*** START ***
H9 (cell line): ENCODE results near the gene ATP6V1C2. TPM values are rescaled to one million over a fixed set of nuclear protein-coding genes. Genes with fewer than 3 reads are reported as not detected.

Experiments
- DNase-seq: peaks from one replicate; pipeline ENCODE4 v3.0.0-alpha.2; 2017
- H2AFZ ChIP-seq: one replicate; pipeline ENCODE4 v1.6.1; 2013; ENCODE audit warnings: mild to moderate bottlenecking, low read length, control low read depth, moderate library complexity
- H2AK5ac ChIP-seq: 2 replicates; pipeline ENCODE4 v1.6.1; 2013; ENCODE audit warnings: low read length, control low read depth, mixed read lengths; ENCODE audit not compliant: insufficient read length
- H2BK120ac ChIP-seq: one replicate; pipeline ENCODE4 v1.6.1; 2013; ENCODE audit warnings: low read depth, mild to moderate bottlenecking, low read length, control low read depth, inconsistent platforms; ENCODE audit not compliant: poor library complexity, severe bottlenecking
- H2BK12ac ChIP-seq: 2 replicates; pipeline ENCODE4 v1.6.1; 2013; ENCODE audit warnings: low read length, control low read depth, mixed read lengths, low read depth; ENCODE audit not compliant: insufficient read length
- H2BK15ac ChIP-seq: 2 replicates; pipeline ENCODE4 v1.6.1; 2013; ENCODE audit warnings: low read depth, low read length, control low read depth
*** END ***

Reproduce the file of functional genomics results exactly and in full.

H9 (cell line): ENCODE results near the gene ATP6V1C2. TPM values are rescaled to one million over a fixed set of nuclear protein-coding genes. Genes with fewer than 3 reads are reported as not detected.

Experiments
- DNase-seq: peaks from one replicate; pipeline ENCODE4 v3.0.0-alpha.2; 2017
- H2AFZ ChIP-seq: one replicate; pipeline ENCODE4 v1.6.1; 2013; ENCODE audit warnings: mild to moderate bottlenecking, low read length, control low read depth, moderate library complexity
- H2AK5ac ChIP-seq: 2 replicates; pipeline ENCODE4 v1.6.1; 2013; ENCODE audit warnings: low read length, control low read depth, mixed read lengths; ENCODE audit not compliant: insufficient read length
- H2BK120ac ChIP-seq: one replicate; pipeline ENCODE4 v1.6.1; 2013; ENCODE audit warnings: low read depth, mild to moderate bottlenecking, low read length, control low read depth, inconsistent platforms; ENCODE audit not compliant: poor library complexity, severe bottlenecking
- H2BK12ac ChIP-seq: 2 replicates; pipeline ENCODE4 v1.6.1; 2013; ENCODE audit warnings: low read length, control low read depth, mixed read lengths, low read depth; ENCODE audit not compliant: insufficient read length
- H2BK15ac ChIP-seq: 2 replicates; pipeline ENCODE4 v1.6.1; 2013; ENCODE audit warnings: low read depth, low read length, control low read depth